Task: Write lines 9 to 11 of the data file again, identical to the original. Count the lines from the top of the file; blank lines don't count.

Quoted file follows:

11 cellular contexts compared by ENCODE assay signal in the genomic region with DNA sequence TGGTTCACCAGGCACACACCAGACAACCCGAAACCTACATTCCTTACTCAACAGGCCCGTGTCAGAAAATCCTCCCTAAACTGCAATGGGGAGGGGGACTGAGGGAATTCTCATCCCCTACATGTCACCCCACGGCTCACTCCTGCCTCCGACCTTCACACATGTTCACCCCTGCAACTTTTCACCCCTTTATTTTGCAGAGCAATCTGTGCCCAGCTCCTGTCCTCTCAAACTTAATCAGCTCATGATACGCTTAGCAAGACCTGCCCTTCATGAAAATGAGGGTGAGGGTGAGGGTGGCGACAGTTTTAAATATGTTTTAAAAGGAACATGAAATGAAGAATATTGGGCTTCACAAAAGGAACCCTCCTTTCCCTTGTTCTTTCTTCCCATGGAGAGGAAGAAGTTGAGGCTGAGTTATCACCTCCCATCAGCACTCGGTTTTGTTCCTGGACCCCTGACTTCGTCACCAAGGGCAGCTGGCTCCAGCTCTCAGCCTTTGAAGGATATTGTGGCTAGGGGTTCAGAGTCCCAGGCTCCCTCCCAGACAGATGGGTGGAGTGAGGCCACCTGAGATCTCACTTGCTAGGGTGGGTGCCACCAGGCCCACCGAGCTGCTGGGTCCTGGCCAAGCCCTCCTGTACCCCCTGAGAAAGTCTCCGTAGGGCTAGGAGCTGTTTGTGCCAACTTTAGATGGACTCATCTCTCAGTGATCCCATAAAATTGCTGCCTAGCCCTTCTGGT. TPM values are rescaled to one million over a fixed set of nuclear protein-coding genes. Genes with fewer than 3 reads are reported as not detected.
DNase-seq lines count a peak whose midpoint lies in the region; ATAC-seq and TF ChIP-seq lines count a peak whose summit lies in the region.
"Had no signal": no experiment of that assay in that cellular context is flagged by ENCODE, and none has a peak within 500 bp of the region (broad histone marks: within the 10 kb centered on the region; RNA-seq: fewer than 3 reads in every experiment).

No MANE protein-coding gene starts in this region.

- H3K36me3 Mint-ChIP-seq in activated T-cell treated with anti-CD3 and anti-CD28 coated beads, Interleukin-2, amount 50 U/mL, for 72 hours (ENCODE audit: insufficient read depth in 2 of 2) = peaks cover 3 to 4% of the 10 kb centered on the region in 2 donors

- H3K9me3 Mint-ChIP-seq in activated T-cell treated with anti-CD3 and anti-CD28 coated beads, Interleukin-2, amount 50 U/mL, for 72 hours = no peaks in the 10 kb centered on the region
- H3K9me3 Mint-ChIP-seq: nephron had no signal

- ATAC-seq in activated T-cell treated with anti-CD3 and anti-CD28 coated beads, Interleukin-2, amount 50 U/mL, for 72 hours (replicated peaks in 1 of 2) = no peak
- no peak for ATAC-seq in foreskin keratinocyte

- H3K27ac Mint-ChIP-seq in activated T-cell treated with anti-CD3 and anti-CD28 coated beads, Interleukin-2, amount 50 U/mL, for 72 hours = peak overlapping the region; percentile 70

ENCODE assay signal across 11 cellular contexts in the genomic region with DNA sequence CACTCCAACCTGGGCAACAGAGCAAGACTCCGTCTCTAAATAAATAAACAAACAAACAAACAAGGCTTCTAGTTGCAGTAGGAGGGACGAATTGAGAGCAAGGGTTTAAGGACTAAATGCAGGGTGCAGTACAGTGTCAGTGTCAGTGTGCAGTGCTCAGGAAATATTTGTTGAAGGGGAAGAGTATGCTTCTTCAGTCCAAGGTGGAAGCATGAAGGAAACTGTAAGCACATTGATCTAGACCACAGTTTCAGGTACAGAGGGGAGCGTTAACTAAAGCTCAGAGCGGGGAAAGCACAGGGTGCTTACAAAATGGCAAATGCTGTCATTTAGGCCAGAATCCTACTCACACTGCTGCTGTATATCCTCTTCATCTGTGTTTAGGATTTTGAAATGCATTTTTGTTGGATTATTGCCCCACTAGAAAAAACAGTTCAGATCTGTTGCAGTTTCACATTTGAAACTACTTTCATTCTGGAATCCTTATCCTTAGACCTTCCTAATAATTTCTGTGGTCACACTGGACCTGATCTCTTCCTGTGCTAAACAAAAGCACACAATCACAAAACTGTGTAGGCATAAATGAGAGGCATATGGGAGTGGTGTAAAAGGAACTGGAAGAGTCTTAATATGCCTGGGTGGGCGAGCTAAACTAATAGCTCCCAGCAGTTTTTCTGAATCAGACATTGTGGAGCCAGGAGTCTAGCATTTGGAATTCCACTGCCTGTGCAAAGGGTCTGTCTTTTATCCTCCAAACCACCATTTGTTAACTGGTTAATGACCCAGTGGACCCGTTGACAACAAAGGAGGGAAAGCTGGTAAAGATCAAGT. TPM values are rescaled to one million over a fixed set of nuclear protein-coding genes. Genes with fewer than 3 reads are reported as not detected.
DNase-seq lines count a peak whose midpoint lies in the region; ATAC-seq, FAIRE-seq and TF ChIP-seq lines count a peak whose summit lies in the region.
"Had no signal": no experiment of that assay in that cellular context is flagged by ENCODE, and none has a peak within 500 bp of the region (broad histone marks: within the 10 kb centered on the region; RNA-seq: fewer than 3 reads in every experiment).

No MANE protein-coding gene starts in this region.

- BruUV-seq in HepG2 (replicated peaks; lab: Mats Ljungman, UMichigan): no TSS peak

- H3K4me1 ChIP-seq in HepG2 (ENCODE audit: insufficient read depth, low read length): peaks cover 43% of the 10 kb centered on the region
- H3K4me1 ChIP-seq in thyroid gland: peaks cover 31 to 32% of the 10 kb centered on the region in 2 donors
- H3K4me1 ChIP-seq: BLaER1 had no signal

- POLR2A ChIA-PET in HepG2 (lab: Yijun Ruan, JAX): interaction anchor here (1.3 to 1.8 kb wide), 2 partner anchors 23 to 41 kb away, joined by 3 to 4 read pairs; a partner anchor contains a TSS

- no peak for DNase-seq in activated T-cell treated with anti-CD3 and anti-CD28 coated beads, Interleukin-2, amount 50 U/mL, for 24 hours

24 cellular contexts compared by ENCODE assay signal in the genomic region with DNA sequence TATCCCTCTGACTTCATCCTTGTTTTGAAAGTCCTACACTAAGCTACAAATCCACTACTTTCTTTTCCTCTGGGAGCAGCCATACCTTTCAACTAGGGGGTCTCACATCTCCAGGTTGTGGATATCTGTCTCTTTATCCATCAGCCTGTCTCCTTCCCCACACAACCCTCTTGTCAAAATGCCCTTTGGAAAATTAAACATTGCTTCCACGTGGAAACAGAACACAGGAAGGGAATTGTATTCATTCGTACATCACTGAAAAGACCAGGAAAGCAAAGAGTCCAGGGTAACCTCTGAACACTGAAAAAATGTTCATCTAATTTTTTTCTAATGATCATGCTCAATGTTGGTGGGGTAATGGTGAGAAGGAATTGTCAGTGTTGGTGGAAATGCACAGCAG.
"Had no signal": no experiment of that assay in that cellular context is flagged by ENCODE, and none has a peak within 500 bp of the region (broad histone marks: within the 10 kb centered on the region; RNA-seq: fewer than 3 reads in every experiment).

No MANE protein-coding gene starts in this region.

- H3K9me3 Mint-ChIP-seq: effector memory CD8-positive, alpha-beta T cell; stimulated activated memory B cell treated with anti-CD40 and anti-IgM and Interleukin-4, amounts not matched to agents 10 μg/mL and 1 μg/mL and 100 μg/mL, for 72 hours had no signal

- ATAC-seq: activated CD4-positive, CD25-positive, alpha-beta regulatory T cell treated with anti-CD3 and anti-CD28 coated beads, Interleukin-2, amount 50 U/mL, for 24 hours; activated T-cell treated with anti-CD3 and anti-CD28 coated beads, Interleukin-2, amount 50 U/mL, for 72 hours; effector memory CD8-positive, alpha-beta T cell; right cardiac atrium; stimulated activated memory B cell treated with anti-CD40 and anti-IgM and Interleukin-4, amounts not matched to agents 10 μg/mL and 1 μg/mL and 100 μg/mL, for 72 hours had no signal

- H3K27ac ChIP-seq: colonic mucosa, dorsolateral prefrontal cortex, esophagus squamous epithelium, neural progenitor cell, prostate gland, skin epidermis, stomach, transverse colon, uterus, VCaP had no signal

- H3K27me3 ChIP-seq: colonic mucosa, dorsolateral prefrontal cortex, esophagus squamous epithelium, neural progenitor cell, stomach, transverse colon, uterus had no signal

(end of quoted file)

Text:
- no peak for ATAC-seq in foreskin keratinocyte

- H3K27ac Mint-ChIP-seq in activated T-cell treated with anti-CD3 and anti-CD28 coated beads, Interleukin-2, amount 50 U/mL, for 72 hours = peak overlapping the region; percentile 70

ENCODE assay signal across 11 cellular contexts in the genomic region with DNA sequence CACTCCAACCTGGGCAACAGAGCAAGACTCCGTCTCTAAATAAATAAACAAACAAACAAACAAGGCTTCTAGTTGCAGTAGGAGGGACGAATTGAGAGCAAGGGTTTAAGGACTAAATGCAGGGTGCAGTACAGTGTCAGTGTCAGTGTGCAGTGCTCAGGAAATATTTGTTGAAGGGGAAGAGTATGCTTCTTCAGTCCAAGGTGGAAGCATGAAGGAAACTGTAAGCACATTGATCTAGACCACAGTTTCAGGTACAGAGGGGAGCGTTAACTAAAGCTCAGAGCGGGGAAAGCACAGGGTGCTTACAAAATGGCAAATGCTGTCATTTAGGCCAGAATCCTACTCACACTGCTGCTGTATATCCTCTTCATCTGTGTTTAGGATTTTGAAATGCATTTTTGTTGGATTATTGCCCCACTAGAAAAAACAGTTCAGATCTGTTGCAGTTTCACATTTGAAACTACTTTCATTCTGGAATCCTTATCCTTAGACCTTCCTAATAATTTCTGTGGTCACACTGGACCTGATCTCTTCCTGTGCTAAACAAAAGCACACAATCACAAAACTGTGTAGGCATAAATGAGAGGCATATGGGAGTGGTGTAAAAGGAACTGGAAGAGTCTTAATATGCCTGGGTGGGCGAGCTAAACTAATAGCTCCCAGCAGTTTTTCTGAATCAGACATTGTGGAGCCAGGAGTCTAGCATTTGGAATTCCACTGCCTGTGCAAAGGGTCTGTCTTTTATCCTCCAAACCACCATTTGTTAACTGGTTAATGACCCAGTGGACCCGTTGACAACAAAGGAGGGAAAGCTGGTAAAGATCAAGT. TPM values are rescaled to one million over a fixed set of nuclear protein-coding genes. Genes with fewer than 3 reads are reported as not detected.